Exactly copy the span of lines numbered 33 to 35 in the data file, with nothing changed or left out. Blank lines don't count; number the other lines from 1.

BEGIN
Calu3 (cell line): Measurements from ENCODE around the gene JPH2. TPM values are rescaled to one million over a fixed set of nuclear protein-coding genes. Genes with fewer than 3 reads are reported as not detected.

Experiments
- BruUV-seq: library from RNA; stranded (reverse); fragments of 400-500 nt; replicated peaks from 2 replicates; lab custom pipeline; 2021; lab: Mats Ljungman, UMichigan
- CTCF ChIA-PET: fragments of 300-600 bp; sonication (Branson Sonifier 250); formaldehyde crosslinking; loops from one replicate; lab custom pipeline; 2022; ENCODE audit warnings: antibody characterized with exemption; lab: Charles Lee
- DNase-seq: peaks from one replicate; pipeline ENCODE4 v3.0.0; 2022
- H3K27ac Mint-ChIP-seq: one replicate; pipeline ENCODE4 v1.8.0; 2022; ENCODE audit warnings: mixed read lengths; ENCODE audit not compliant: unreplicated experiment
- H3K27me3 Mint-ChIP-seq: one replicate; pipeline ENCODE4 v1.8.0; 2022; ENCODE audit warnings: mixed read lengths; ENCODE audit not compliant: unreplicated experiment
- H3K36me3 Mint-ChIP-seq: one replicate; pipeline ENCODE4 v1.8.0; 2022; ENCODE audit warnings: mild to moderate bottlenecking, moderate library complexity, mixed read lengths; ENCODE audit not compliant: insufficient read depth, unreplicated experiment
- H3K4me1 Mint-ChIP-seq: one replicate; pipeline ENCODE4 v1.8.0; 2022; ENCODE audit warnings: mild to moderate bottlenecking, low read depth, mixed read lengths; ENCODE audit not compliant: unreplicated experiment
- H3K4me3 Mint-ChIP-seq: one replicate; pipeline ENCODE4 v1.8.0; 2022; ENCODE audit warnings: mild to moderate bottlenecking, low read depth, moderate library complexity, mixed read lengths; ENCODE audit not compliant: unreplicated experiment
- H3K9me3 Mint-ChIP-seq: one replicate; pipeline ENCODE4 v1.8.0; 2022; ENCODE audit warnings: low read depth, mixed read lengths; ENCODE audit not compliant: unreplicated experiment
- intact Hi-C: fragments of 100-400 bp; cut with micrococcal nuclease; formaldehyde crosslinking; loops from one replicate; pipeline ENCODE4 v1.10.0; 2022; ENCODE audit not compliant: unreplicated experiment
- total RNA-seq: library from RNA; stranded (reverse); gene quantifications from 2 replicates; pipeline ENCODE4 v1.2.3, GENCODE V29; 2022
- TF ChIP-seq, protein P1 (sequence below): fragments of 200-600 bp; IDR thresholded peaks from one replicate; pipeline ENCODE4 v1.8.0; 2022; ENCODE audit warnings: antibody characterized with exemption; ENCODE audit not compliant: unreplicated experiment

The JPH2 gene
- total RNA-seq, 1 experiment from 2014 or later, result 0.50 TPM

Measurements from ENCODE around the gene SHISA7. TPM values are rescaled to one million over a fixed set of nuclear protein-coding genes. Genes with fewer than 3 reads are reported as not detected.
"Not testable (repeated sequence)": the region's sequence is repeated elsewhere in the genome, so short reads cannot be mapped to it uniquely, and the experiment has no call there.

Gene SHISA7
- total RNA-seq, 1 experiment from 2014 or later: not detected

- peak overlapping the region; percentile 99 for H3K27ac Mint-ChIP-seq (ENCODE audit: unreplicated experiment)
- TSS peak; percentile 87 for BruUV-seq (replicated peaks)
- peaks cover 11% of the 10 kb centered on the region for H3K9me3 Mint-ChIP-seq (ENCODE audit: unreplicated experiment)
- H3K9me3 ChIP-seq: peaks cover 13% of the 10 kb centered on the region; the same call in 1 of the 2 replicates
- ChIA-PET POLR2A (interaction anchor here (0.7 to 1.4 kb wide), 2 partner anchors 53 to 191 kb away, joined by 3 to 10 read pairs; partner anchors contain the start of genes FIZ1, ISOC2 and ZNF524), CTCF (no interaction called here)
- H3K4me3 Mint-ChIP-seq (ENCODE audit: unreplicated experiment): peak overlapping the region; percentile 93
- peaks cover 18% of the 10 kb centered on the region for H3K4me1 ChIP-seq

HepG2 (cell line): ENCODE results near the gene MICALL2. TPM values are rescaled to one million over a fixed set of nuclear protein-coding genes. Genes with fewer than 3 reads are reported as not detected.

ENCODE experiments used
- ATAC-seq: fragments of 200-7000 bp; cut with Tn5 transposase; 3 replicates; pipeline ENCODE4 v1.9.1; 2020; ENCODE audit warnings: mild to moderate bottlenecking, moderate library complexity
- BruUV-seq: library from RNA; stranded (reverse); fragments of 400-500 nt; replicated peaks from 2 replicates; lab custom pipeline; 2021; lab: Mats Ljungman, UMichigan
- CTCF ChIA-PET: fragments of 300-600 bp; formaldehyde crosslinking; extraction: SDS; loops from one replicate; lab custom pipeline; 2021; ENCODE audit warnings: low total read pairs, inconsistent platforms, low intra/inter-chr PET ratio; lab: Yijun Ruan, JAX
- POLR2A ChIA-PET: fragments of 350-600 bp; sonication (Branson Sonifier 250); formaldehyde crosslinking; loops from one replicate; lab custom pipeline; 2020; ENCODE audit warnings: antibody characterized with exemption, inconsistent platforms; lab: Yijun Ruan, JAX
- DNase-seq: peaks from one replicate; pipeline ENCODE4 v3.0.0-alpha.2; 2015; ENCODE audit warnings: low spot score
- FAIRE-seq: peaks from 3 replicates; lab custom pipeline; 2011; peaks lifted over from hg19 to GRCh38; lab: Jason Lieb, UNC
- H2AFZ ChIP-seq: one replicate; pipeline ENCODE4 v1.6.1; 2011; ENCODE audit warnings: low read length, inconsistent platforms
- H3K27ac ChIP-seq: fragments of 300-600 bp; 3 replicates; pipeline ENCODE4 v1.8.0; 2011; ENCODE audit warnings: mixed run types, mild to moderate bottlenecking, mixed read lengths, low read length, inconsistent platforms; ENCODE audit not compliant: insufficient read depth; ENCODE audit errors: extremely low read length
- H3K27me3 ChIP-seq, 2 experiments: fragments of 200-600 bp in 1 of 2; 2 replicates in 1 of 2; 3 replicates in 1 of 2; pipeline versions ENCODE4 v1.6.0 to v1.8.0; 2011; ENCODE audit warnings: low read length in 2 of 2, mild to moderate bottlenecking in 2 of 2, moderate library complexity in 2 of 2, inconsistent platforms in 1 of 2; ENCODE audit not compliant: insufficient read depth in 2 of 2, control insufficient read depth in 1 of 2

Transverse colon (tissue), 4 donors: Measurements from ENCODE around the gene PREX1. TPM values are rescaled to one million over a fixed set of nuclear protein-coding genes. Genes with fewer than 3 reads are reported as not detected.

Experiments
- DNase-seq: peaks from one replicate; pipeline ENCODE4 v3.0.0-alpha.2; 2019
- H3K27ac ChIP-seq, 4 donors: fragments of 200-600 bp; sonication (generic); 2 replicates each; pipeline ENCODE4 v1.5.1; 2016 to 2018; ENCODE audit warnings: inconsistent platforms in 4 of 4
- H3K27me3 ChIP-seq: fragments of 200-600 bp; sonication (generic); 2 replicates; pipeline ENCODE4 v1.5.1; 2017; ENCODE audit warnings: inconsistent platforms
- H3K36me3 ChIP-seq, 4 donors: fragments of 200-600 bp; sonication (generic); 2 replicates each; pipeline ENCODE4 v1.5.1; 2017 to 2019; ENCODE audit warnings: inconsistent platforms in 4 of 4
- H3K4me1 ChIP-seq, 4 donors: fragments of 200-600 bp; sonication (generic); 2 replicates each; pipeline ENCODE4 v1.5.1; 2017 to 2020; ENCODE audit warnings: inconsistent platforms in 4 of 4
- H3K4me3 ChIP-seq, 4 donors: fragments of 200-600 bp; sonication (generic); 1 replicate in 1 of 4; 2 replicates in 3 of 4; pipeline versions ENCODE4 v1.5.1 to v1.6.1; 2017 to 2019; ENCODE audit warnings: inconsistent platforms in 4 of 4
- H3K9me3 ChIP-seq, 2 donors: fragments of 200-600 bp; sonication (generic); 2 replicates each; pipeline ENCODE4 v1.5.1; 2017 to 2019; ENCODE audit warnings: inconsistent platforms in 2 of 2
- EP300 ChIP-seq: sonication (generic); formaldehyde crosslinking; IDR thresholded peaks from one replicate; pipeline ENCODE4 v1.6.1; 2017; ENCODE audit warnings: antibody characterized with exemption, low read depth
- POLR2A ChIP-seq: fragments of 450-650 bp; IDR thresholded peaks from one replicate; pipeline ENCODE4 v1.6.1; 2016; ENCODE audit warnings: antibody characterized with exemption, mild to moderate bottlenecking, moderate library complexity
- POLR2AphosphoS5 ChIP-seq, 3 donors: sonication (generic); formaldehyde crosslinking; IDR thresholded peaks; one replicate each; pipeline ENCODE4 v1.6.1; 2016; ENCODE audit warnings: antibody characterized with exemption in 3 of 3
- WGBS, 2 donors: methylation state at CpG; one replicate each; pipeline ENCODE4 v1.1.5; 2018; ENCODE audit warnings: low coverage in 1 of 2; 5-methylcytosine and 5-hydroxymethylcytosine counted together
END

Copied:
- POLR2A ChIA-PET: fragments of 350-600 bp; sonication (Branson Sonifier 250); formaldehyde crosslinking; loops from one replicate; lab custom pipeline; 2020; ENCODE audit warnings: antibody characterized with exemption, inconsistent platforms; lab: Yijun Ruan, JAX
- DNase-seq: peaks from one replicate; pipeline ENCODE4 v3.0.0-alpha.2; 2015; ENCODE audit warnings: low spot score
- FAIRE-seq: peaks from 3 replicates; lab custom pipeline; 2011; peaks lifted over from hg19 to GRCh38; lab: Jason Lieb, UNC